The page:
Monday, 24 July 2017


An early start on Sunday saw myself, Martin Bevan and Phil head over to Nottinghamshire to catch up with the breeding Bee-eaters, and hopefully getting better views than our previous visit to the breeding bird on the Isle of Wight. It was quite overcast on arrival but it wasn't long before we heard our first Bee-eater call, alarming as a Sparrowhawk flew over. Not long after the first bird was seen hawking over one of the gravel pits before perching on a distant tree. It wasn't long before it was joined by a second bird. The light remained poor and the birds distant to allow for any decent photographs. After over a hour, with up to 4 Bee-eaters showing we headed back to the car, but not before we had great looks of two perched quite close to the main road on the overhead wires, allowing great photo opportunities.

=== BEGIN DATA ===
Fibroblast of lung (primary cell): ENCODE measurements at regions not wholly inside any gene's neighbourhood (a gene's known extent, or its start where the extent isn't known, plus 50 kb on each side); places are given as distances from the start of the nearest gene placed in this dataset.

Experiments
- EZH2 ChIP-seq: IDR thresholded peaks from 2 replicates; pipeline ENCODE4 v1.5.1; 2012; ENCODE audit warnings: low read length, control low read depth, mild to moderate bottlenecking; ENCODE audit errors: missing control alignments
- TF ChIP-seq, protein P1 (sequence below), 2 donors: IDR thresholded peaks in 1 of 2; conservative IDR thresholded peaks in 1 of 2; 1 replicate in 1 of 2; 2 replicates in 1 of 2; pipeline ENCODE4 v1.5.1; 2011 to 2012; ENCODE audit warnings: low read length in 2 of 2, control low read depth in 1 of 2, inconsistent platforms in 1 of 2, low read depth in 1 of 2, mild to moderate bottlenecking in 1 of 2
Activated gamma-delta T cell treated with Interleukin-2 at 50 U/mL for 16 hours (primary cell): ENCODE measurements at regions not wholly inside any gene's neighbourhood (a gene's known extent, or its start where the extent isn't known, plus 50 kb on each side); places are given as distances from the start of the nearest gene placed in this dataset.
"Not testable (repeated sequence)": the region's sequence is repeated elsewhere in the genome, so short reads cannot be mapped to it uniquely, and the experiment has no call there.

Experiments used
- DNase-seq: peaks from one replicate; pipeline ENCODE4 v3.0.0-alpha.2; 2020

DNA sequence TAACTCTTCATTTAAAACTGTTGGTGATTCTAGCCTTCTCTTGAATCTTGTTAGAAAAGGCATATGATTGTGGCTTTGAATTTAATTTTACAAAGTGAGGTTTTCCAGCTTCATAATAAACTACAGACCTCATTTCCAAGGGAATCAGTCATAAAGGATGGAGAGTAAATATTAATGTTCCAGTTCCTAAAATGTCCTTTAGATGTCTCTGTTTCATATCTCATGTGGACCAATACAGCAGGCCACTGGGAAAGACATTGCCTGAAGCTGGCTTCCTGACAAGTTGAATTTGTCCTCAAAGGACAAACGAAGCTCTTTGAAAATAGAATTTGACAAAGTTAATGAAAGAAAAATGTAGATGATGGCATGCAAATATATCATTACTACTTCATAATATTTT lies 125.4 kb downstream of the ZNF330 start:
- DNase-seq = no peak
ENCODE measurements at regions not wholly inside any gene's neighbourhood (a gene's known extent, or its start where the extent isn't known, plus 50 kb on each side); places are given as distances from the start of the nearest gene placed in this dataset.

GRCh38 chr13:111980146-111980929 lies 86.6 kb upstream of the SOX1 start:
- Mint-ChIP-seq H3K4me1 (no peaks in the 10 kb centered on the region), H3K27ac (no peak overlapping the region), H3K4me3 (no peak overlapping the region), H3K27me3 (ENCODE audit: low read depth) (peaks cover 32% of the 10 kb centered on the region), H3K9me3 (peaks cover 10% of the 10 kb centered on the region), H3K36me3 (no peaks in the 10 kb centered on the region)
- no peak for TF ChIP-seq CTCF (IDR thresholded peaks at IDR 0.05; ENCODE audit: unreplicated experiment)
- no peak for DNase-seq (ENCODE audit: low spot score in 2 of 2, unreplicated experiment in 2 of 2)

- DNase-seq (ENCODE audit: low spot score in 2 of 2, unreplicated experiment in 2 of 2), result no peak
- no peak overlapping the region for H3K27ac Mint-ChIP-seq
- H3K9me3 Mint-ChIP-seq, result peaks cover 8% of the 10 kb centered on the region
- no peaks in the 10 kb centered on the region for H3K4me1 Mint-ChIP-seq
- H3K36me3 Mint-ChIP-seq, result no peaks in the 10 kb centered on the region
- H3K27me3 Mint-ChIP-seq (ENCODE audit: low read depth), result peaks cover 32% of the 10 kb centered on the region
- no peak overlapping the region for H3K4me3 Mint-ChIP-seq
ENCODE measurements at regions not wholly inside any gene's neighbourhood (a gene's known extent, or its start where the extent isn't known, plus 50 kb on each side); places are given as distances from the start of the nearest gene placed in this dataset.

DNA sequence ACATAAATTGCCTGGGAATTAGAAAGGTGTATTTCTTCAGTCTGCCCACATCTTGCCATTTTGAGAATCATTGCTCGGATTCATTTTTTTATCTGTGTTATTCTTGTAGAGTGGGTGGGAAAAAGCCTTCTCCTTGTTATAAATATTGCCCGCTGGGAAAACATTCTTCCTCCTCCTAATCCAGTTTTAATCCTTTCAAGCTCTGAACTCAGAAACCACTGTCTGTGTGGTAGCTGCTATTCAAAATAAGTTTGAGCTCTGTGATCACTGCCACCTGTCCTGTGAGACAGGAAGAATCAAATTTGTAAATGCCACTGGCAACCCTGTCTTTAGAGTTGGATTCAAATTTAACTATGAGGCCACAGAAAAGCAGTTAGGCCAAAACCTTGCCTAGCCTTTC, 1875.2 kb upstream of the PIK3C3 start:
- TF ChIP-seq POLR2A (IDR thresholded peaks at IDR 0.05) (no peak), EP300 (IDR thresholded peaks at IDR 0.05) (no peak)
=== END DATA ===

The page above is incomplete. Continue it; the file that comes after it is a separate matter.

Such a great looking bird, but surely wrongly named It's an A*-eater!

We then followed that with a trip to Fermyn Woods to try for Purple Emperor. No luck with the Emperor but we recorded 40+ Purple Hairsteaks, a single White Admiral, many Silver-washed Fritilary(to his shame, these were Mr Bevans first fritilaries of the year)

Monday, 17 July 2017

Right Place, Right Time